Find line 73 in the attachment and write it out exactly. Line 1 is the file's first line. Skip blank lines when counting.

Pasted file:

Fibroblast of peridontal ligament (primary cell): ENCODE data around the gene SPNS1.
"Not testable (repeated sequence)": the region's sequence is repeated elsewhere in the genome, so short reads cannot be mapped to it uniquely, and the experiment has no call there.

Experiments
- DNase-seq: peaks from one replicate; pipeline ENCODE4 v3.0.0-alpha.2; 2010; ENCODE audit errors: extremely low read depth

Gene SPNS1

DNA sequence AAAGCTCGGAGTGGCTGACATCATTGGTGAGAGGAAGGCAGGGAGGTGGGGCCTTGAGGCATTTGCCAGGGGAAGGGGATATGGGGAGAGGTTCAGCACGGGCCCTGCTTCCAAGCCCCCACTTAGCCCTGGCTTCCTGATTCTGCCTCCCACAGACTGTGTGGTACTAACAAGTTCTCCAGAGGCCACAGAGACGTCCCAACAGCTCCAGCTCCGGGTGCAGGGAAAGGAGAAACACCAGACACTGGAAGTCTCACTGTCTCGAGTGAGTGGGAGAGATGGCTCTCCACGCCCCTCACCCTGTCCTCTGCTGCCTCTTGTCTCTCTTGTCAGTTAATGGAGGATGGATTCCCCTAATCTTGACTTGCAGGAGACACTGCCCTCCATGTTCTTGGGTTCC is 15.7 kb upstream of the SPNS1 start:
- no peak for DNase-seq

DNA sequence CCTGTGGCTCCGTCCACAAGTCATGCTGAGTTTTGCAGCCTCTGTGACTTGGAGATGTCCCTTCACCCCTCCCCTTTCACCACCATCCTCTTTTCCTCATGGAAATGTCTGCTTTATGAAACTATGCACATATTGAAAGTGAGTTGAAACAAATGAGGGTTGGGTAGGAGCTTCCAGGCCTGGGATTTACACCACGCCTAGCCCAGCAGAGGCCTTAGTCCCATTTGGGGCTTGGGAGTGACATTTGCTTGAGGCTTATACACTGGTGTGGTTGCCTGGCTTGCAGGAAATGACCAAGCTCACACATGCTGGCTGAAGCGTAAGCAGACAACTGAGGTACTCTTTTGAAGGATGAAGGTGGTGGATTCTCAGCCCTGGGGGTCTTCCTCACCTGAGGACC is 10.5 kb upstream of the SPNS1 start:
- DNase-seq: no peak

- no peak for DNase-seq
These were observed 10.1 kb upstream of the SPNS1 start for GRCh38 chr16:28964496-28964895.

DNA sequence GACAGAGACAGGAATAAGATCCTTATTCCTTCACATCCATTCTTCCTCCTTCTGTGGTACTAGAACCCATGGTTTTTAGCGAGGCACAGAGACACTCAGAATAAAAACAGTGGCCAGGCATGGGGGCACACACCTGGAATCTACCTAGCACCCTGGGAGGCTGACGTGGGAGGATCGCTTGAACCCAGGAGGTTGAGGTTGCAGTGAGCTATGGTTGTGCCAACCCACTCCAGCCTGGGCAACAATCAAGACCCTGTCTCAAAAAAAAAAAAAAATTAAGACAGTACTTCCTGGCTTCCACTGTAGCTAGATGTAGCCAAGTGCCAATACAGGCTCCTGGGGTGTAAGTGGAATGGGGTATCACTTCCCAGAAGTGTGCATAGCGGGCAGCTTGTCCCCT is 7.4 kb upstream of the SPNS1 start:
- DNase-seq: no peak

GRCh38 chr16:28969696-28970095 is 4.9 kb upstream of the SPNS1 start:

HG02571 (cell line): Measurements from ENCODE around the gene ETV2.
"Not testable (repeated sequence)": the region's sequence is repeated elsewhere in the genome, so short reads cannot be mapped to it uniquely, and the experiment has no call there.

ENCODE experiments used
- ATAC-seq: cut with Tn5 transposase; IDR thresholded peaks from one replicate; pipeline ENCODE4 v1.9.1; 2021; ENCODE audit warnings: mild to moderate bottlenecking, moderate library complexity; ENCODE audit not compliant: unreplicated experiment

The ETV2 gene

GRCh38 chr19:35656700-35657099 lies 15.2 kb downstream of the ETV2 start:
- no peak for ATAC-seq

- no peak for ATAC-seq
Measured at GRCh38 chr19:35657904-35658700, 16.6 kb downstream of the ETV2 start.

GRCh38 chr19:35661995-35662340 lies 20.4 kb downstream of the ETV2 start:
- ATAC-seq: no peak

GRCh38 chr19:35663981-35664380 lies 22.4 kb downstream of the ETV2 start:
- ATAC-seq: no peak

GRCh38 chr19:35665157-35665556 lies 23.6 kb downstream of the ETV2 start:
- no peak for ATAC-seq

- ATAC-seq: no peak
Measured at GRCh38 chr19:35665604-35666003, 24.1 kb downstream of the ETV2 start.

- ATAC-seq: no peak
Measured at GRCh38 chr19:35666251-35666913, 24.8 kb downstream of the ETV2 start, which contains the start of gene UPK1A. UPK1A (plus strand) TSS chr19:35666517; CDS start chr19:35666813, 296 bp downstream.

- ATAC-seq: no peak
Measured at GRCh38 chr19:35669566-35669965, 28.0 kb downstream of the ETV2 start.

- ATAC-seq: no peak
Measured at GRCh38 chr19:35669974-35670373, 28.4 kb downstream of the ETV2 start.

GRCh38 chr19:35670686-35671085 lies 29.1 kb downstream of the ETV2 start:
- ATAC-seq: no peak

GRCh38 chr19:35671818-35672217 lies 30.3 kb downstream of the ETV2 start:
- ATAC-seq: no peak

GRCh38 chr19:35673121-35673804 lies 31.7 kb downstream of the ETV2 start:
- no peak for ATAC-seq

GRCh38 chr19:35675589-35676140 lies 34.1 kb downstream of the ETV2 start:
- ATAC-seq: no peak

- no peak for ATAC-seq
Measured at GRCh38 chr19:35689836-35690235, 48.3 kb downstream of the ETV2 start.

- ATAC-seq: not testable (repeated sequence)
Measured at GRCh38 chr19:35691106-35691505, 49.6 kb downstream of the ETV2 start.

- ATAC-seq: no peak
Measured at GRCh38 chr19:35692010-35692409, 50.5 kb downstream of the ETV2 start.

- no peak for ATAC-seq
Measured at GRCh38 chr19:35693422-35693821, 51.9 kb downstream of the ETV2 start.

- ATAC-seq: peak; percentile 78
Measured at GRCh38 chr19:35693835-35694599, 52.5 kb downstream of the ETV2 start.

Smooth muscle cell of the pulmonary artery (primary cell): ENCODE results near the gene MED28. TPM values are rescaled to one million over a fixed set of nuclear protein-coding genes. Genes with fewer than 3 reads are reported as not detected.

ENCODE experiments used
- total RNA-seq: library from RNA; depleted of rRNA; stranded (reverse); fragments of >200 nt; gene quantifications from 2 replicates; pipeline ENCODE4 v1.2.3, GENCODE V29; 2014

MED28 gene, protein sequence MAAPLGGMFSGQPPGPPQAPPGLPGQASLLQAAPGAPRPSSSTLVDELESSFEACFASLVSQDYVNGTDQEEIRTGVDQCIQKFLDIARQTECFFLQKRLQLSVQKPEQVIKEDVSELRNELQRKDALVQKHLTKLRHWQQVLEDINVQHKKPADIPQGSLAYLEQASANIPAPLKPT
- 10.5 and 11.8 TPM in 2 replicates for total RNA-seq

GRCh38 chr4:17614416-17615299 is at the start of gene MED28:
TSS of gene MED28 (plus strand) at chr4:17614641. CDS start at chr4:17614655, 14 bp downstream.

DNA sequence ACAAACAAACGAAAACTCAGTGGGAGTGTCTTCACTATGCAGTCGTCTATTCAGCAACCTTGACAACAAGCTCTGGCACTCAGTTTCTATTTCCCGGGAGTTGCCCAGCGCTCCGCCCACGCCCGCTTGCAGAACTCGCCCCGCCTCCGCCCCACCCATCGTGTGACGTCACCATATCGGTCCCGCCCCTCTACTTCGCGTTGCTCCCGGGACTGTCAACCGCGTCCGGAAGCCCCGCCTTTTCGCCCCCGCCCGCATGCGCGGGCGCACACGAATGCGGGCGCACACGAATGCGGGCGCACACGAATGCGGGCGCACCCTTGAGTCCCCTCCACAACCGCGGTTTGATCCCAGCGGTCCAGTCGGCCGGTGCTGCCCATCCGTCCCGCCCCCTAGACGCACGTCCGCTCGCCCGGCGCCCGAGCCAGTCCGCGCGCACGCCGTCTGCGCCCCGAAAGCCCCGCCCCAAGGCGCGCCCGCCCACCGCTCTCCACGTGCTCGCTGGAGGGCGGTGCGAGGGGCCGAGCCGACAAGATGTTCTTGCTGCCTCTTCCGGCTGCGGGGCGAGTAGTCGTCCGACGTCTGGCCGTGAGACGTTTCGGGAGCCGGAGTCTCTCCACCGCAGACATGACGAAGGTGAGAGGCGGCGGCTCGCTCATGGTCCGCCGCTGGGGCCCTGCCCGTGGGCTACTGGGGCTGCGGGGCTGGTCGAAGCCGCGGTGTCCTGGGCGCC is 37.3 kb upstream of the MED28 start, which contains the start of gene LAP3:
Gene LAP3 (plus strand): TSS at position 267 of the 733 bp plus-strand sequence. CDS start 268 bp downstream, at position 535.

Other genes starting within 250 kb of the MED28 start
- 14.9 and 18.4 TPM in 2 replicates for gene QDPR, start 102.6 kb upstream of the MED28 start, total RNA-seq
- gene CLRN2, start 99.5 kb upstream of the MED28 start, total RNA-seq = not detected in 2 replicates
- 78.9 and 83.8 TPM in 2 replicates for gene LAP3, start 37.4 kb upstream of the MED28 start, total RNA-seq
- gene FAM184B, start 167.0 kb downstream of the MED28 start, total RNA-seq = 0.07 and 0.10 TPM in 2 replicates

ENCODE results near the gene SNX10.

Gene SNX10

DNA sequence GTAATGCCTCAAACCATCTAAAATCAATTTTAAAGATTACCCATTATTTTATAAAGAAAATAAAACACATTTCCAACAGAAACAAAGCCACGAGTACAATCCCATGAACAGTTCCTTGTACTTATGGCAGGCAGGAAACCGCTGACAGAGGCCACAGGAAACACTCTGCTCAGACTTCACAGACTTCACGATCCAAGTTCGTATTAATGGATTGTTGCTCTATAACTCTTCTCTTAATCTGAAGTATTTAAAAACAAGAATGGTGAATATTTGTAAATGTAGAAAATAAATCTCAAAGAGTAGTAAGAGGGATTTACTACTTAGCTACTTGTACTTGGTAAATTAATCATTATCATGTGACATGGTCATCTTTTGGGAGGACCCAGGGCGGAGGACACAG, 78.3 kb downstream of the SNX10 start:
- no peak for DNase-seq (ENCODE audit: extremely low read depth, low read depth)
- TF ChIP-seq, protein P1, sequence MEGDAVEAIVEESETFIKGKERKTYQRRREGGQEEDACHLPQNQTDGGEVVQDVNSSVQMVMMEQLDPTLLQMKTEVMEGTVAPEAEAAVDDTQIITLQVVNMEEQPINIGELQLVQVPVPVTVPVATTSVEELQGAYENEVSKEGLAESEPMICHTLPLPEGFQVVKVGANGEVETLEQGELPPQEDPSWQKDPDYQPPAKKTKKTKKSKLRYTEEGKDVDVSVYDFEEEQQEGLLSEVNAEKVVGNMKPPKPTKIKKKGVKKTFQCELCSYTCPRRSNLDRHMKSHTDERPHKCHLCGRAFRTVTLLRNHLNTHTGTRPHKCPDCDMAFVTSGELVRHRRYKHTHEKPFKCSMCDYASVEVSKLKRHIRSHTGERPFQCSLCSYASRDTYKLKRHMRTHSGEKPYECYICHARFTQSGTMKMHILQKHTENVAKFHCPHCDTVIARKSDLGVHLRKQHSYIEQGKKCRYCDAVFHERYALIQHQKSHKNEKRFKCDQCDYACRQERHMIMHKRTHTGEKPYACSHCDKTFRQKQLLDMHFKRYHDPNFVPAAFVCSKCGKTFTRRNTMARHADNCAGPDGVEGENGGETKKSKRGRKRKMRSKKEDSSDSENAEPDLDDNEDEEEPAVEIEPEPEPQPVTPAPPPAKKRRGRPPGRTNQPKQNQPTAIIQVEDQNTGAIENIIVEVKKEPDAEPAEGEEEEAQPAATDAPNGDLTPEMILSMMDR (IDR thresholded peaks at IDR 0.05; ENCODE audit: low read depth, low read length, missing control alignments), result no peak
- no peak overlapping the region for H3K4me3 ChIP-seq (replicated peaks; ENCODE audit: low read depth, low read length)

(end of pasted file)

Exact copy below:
- no peak for DNase-seq (ENCODE audit: extremely low read depth, low read depth)